Res­i­dents tested for chemical ex­po­sure

Daily Freeman (Kingston, NY) - - FRONT PAGE - By Mary Esch

NEW­BURGH >> In this chron­i­cally strug­gling city along the Hud­son River, res­i­dents be­set by poverty, high crime and boarded-up homes now have an en­tirely new worry — that their tap water may have ex­posed them to a chemical linked to cancer.

State of­fi­cials re­cently launched an am­bi­tious ef­fort to of­fer blood tests to New­burgh’s 28,000 res­i­dents after the chemical PFOS — used for years in fire­fight­ing foam at the nearby mil­i­tary air base — was found in the city’s drink­ing water reser­voir at lev­els ex­ceed­ing fed­eral guide­lines.

PFOS, or per­flu­o­rooc­tane sul­fonate, has been linked to cancer, thy­roid prob­lems and other se­ri­ous health is­sues. Re­sults of the blood test­ing, ex­pected to be re­leased early next year, won’t tell peo­ple whether they’re ac­tu­ally at in­creased risk for any spe­cific health prob­lem, but will show how their ex­po­sure com­pares to oth­ers.

Sim­i­lar test­ing has been done in sev­eral smaller com­mu­ni­ties with water con­tam­i­nated with PFOS or its close chemical cousin, PFOA, which is used in non­stick and stain-re­pel­lent coat­ings.

About 1,500 peo­ple were tested near an air base in Portsmouth, New Hamp­shire, and found to have slightly el­e­vated lev­els of the chem­i­cals.

In the ru­ral New York vil­lages of Hoosick Falls and Peters­burgh, where plas­tics plants are be­ing held li­able for PFOA in pub­lic and pri­vate wells, tests of about 3,000 res­i­dents that be­gan in Fe­bru­ary have found PFOA blood lev­els as high as 500 times the na­tional av­er­age.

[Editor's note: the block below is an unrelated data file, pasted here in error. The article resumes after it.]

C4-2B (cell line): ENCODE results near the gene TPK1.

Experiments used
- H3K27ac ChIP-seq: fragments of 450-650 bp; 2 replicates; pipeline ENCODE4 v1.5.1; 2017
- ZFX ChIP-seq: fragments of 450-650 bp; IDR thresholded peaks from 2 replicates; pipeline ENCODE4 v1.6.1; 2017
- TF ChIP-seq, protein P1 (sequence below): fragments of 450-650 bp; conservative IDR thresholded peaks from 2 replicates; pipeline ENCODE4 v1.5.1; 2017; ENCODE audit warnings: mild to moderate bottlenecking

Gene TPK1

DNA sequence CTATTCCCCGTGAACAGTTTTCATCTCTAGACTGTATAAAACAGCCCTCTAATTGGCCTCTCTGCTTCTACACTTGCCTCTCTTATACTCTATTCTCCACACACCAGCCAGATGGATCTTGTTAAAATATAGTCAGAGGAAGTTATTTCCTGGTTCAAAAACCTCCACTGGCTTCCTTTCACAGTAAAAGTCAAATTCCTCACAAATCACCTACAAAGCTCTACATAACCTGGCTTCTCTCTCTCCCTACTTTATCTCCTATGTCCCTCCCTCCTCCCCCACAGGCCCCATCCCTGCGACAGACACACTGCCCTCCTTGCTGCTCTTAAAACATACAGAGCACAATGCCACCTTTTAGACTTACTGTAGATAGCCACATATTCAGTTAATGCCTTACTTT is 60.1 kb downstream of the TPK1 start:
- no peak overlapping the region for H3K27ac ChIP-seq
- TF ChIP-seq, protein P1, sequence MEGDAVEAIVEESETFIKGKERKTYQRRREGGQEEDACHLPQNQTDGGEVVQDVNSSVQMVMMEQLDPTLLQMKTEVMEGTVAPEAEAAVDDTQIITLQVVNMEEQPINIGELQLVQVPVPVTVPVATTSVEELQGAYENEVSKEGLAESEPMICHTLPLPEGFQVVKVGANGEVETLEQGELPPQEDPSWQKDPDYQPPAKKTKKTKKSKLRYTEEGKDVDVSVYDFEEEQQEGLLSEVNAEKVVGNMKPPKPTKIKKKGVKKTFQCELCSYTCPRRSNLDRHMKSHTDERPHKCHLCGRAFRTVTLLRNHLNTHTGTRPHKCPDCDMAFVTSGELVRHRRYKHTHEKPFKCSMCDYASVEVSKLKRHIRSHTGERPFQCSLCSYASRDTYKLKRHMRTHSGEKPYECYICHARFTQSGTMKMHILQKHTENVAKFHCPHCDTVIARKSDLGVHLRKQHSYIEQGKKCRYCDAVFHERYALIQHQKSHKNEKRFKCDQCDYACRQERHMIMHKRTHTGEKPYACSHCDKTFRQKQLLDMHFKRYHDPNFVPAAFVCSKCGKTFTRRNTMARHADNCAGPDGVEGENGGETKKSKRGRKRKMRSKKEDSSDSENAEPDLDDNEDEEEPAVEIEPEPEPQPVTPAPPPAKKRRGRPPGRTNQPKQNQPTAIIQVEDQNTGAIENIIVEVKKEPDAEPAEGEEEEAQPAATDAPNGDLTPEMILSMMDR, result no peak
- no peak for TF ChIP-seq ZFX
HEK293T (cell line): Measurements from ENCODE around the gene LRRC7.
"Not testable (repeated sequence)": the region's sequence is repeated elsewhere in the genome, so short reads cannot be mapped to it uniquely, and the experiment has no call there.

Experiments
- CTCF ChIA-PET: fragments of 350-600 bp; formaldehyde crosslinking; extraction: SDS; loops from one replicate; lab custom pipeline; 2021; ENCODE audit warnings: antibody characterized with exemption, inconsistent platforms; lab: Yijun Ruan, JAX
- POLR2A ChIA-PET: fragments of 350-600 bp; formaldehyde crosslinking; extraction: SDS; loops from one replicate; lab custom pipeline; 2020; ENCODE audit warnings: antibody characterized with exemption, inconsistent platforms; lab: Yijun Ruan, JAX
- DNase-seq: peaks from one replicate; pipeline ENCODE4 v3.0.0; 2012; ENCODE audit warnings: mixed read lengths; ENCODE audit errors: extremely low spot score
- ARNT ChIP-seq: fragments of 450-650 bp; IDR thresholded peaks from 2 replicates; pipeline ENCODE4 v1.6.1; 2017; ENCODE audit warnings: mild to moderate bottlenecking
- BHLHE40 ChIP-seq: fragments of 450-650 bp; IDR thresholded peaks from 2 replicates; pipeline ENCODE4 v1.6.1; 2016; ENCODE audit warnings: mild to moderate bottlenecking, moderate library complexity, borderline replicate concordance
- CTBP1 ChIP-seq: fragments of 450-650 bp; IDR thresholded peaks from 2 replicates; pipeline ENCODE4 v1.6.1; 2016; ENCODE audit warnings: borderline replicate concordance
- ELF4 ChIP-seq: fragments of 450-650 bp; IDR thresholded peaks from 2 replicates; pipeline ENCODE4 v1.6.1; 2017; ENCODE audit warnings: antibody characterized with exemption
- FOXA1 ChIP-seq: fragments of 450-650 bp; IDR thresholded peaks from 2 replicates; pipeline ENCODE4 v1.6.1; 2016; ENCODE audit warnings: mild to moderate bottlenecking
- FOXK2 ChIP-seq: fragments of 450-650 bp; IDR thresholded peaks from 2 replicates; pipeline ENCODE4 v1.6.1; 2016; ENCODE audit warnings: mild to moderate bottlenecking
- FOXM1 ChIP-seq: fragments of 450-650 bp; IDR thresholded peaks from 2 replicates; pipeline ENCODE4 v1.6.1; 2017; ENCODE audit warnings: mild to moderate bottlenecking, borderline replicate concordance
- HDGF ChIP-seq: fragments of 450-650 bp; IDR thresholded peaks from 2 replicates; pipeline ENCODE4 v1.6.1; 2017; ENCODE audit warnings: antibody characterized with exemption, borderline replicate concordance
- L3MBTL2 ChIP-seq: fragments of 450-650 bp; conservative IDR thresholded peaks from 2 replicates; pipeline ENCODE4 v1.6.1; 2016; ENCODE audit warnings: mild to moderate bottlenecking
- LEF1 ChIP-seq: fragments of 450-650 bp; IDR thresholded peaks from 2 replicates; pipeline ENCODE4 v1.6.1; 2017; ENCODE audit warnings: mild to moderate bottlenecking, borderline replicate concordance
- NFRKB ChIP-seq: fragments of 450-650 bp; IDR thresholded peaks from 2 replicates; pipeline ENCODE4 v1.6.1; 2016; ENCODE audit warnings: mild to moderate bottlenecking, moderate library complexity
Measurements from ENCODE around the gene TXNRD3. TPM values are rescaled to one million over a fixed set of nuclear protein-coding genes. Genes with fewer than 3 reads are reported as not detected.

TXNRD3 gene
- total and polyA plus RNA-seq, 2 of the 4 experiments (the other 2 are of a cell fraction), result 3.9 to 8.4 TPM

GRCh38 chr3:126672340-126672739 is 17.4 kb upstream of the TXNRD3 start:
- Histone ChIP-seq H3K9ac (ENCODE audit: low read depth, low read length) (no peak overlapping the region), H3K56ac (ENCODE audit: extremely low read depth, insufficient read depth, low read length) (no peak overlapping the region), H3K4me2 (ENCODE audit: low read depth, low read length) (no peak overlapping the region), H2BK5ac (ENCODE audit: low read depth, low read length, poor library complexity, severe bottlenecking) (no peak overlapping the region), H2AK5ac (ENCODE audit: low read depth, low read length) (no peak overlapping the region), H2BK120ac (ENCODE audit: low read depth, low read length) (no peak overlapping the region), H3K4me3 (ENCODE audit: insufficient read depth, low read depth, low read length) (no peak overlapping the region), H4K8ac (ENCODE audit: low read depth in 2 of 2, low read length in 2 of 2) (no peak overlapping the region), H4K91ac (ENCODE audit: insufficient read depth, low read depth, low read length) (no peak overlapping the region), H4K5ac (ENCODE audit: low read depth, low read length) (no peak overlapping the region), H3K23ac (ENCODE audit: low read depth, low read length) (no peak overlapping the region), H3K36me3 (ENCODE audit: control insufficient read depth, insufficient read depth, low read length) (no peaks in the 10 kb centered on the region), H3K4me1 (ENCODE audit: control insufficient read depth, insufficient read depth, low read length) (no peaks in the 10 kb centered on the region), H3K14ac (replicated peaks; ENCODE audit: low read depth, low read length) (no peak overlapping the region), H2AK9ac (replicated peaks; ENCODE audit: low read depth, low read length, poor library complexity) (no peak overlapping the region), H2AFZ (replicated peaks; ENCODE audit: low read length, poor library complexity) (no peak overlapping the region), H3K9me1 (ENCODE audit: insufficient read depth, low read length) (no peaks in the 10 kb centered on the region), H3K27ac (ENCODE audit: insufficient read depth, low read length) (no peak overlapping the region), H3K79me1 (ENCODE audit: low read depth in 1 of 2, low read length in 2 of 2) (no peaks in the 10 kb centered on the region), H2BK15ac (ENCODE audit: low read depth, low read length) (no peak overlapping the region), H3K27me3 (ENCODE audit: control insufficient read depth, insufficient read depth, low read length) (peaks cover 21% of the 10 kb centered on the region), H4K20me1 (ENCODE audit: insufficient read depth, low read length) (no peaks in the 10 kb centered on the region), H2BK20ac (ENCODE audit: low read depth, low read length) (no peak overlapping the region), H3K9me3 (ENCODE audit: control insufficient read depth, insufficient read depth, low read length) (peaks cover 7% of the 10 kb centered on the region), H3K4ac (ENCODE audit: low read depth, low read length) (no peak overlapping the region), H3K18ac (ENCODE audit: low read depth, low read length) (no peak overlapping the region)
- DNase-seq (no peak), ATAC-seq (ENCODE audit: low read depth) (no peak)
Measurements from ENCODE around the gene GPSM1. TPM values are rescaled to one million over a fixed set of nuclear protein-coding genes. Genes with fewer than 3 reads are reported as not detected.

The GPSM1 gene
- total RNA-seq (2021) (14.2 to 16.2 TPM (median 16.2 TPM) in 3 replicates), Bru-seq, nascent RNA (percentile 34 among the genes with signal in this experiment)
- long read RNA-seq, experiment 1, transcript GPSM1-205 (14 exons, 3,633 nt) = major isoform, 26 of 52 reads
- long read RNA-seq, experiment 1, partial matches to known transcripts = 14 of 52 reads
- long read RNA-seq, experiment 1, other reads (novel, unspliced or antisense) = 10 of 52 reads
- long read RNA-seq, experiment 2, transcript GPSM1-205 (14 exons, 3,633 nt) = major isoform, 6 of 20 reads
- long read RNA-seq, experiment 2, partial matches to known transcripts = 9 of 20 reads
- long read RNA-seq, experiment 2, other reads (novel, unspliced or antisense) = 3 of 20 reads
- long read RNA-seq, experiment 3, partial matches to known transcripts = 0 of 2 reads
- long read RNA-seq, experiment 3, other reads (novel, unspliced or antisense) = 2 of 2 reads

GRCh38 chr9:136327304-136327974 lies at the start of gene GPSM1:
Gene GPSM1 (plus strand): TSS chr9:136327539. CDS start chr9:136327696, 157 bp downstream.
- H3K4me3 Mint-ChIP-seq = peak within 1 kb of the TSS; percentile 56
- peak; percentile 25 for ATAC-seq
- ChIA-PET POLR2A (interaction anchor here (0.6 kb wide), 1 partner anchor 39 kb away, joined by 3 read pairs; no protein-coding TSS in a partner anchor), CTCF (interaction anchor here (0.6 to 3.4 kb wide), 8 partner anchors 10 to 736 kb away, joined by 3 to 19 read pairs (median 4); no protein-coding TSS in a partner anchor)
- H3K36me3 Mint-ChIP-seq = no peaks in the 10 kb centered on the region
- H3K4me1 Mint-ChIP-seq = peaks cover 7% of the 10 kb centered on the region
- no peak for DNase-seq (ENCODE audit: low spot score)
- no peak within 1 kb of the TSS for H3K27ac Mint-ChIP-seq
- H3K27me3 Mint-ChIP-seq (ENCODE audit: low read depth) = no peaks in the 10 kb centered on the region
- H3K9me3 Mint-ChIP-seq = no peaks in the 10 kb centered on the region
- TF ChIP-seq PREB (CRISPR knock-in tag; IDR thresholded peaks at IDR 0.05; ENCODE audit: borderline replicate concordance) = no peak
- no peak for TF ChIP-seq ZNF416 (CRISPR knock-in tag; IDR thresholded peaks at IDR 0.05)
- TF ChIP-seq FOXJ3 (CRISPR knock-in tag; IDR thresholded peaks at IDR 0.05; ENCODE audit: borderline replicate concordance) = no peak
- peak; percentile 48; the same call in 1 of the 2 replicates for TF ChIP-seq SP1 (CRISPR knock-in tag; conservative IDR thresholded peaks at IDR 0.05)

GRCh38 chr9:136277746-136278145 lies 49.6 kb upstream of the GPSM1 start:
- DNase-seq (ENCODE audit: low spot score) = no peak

In 2014, PFOS was de­tected in 175-acre Lake Wash­ing­ton, the city’s drink­ing water sup­ply, at a level 170 parts per tril­lion, well be­low the 400 ppt limit then rec­om­mended by the U.S. En­vi­ron­men­tal Pro­tec­tion Agency.

When the EPA set a new level of 70 ppt for short­term ex­po­sure in May 2016, the city de­clared an emer­gency and shifted to a new water source.

New York’s De­part­ment of En­vi­ron­men­tal Con­ser­va­tion has iden­ti­fied nearby Stewart Air Na­tional Guard Base as the source of the PFOS, sus­pect­ing the chemical, used for years in fire­fight­ing emer­gen­cies and drills, got into a stream lead­ing to the city reser­voir.

Free blood tests are be­ing of­fered through Nov. 19 to any res­i­dent who makes an ap­point­ment at one of seven clin­ics. But get­ting peo­ple tested in New­burgh presents spe­cial chal­lenges. More than a third of res­i­dents live in poverty and more than 46 per­cent of house­holds speak a lan­guage other than English at home.

Dr. Nathan Graber, di­rec­tor of the state health agency’s Cen­ter for En­vi­ron­men­tal Health, says his de­part­ment is trans­lat­ing ma­te­ri­als into Span­ish and Cre­ole and en­gag­ing with the city’s re­li­gious lead­ers, school su­per­in­ten­dent and com­mu­nity groups to im­prove out­reach.


This photo shows water in­takes at Lake Wash­ing­ton in New­burgh. Res­i­dents of the up­state New York city al­ready strug­gling with poverty and vi­o­lent crime are now be­ing told to have their blood tested for a toxic chemical. New York health of­fi­cials have of­fered blood tests to the 28,000 res­i­dents of New­burgh be­cause its water sup­ply was found to have high lev­els of the cancer-linked chemical PFOS that was used for fire­fight­ing at the nearby mil­i­tary base.

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